The analysis of microscopic picture in magnitude 125x, assessing the expression of the protein was performed using computer program Analysis-Pro 3rd version (Soft Imaging System Gmbh, Germany). From each slide was assessed 3 randomly selected places with field 781 193.35µm2. Field of the sectioned surface of cells with positive reactions was measured. The range of colours assessed by the computer as a positive was set on intensive red, so red-pink or pink colour were not assumed as a positive.

Results were statistically analyzed using a ANOVA test. Averages, standard deviations and % of positive reaction in examined tissue field were determined. Differences were considered statistically significant when P<0.05.

Photographical documentation was performed using Jenaval Contrast Carl Zeiss Camera.


In immunohistochemical investigation in heart’s cells with positive p-53, BAX, reaction were observed mainly follicular-diffused cytoplasmatic reaction. (Fig.1, 2)

The cytoplasm staining was from bright pink to red. Intensity of p-53, BAX, (+) positive cytoplasm staining of cells from experimental group (Fig.1) was much bigger than staining of p-53, BAX (+)positive cytoplasm cells from control group (Fig.2).

Fig. 1. Section of rat heart from experimental group. Pink BAX (+) positive reaction. AEC and Hematoxylin staining. Magn. 350x

Fig. 2. Section of rat heart from control group. BAX reaction. AEC and Hematoxylin staining. Magn. 350x

Positive p-53, BAX(+) reaction was visible mainly in the cytoplasm of heart cells (Fig.1, 2).

Bcl-2 positive reaction was not observed in each preparation as well control and as well experimental group (Fig.3).

From 16 preparations from control group 2 (12.5%) have BAX (+) positive reaction, and 1 (6.25%) has p-53 (+) positive reaction. However in experimental group 16 from 16 preparations p-53, BAX (+) positive reaction was visible.

Fig. 3. Section of rat heart from experimental group. Bcl-2(-) negative reaction. AEC and Hematoxylin staining. Magn. 350x

The mean field with BAX (+) positive reaction in experimental group cover 23116.9 µm2, which was statistically significantly higher than the mean field with BAX (+) positive reaction in control group – 73.3 µm2 (P=0.0003) (Table 1).

The mean field with p-53(+) positive reaction in experimental group cover 1630.5 µm2, which was statistically significantly higher than the mean field with p-53 (+) positive reaction in control group – 48 µm2 (P=0.0001) (Table 2).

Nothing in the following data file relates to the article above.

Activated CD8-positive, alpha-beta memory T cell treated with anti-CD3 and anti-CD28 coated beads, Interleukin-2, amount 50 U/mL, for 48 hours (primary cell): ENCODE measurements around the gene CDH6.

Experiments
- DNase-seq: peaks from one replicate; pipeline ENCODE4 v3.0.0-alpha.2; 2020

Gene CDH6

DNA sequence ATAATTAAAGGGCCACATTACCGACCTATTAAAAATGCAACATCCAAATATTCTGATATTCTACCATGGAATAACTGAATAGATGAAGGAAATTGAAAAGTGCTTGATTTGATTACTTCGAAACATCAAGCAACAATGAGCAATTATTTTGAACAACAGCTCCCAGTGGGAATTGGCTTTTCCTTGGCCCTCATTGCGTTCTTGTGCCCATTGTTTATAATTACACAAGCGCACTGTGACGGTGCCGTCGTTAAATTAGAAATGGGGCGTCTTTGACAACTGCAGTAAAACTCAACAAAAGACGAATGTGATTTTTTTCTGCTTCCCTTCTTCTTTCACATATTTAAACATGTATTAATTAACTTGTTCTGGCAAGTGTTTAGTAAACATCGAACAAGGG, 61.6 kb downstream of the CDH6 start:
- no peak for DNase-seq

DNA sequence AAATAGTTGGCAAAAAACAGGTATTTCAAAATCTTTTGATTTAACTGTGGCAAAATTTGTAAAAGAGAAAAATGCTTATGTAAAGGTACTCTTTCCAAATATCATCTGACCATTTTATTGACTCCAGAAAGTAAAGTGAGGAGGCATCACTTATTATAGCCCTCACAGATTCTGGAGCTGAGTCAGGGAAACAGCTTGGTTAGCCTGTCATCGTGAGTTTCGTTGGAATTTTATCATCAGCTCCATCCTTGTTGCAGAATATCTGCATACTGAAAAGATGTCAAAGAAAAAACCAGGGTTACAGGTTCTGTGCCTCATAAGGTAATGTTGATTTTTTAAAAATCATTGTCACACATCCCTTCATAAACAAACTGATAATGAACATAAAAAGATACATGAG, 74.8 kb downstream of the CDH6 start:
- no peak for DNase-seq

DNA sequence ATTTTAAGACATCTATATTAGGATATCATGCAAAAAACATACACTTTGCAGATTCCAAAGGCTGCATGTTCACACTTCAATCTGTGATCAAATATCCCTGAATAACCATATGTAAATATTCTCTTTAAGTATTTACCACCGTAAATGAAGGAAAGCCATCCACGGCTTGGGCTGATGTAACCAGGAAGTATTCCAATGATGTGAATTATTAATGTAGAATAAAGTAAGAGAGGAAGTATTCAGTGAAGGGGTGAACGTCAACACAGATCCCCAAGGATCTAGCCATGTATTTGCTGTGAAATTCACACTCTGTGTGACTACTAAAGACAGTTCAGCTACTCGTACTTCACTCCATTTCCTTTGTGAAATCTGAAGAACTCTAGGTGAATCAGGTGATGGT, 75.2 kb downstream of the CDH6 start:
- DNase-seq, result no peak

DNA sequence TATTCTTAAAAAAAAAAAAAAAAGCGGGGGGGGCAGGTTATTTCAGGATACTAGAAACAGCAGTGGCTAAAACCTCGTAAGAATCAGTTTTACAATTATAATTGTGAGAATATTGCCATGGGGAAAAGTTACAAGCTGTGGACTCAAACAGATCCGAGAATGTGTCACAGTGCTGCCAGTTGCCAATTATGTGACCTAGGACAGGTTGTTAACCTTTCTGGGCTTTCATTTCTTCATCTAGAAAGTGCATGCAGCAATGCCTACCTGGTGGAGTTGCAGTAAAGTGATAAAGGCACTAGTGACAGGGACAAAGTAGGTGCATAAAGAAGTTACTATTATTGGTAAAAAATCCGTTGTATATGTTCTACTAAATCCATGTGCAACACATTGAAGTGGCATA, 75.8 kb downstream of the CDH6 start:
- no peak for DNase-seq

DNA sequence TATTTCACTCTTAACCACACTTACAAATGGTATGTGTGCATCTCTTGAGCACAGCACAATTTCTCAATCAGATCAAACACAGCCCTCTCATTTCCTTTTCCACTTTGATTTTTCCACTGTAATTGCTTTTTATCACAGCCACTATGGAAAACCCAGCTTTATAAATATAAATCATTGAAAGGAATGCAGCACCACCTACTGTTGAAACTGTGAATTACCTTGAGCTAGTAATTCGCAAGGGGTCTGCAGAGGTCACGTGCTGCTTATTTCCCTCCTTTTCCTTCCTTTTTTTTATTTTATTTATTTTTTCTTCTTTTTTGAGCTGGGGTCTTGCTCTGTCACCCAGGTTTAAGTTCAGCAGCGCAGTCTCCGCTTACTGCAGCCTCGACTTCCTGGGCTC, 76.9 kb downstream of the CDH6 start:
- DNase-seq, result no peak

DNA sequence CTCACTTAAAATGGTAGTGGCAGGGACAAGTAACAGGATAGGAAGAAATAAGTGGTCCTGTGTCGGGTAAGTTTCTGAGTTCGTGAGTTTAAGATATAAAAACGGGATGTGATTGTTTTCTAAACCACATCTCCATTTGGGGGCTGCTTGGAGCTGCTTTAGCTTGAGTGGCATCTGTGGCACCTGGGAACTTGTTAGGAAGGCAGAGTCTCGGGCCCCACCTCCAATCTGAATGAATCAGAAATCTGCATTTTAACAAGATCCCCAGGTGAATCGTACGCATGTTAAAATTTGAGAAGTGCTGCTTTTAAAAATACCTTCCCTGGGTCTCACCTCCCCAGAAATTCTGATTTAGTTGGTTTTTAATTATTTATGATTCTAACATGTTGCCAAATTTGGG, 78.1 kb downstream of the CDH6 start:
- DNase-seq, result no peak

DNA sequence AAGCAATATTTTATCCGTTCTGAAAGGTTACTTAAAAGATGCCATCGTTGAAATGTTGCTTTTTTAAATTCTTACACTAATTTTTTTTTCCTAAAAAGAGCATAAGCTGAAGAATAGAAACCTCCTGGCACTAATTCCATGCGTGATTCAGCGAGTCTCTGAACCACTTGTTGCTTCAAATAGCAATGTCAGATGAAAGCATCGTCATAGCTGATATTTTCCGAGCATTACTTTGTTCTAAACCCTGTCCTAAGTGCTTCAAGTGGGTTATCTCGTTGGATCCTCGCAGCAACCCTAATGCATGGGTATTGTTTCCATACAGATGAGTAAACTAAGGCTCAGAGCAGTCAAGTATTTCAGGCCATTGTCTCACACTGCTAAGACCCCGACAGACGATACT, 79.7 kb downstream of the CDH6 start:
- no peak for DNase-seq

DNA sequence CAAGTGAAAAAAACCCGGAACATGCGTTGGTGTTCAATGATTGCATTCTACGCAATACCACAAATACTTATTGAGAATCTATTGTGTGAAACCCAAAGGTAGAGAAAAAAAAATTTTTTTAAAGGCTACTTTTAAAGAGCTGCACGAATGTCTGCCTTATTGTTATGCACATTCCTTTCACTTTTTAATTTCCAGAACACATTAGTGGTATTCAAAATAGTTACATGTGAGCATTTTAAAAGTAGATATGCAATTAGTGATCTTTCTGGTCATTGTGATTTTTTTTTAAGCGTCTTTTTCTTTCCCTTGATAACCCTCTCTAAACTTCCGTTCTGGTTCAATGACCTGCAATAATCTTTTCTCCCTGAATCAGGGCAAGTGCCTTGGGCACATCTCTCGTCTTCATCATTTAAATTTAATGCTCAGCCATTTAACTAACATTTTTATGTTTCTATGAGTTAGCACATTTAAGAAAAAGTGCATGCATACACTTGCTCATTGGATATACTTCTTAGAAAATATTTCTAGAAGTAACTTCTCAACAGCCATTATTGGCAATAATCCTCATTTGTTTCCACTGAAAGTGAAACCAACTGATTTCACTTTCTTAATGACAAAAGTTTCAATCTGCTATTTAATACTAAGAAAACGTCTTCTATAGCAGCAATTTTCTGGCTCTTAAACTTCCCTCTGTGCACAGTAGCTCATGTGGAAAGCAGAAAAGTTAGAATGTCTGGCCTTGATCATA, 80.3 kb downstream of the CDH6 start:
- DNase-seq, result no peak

The mean field with BAX (+) positive reaction in heart in control group was about 0.009%of examined area, and in experimental group 3% of examined area.

The mean field with p-53 (+) positive reaction in heart in control group was about 0.006% of examined area, and in experimental group 0.2% of examined area.

Table 1. The mean field with BAX(+) positive reaction in heart

Control group

Experimental group (µm2)




Standard deviation



Statistical significance


Table 2. The mean field with BAX(+) positive reaction in heart

Control group

Experimental group (µm2)




Standard deviation



Statistical significance



To early signs of apoptosis are included: decreasing of cell's volume and chromatin condensation in nucleus. Such features was also observed in present experiment. Similar changes was noticed by Lampides et al. in cardyomyocytal nuclei in cell culture exposed on Adriamycin activity [12] and Taylor et al. in isolated rabbit heart [4, 20]. That changes were determined as a first signs of early cardiotoxicity after Adriamycin. Free radicals arising as a result of biotransformation of Adriamycin alkylate and damage nucleic acids, proteins and structural lipids [17]. Peroxidation of biological membranes including mitochondrial membranes lead to its destruction an increase of permeability. In the cytosol appears Cytochrome C, which initiates mitochondrial pathway of apoptosis.

Other, but also mitochondrial way of apoptotic signal induction is stimulated by damaged DNA. Crucial role in that pathway play p-53protein. It is phosphoprotein activated by damaged DNA. It inhibits cell cycle in G1 phase and makes cell repairing possible. Proper cell produces small amount of p-53 protein. In damaged cells, p-53 protein stimulate production of p-21 protein [9], which inhibits kinases necessary in cell cycle, what inhibits cell cycle for more than 10 hours [18]. When repairing is not possible p-53 initiates the program of apoptosis [5] – increases Fas expression, increases the amount of BAX protein, blocks Bcl-2 gene. Proteins from Bcl-2 group regulate the apoptosis via its influence on essential cellular processes. They mostly regulate the outflow of proapoptotic agents from mitochondria (cytochrom C, AIF (apoptosis inducing factor) [23] through interaction with so called megachannels (permeability transition pore-PTpore). They influence also on mitochondrial intramembraneal potential [3]and activate caspases and DNA-ses. Proteins from Bcl-2 groups acts antiapoptotically (proteins: Bcl-xL, Bcl-w, Mcl-1, Brag) and also proapoptotically (proteins: Bax, Bcl-xS, Bak, Bik, Bad, Bim). Relationship antiapoptotic to proapoptotic proteins decide about death or survival of cell [7].

In present study was noticed evident increase of positive immunohistochemical reaction for p-53 and BAX proteins, but for Bcl-2 protein was not noticed increased positive reaction in experimental group as compare to control one.

Results points the presence of the enlarged apoptosis in rat heart after Adriamycin administration.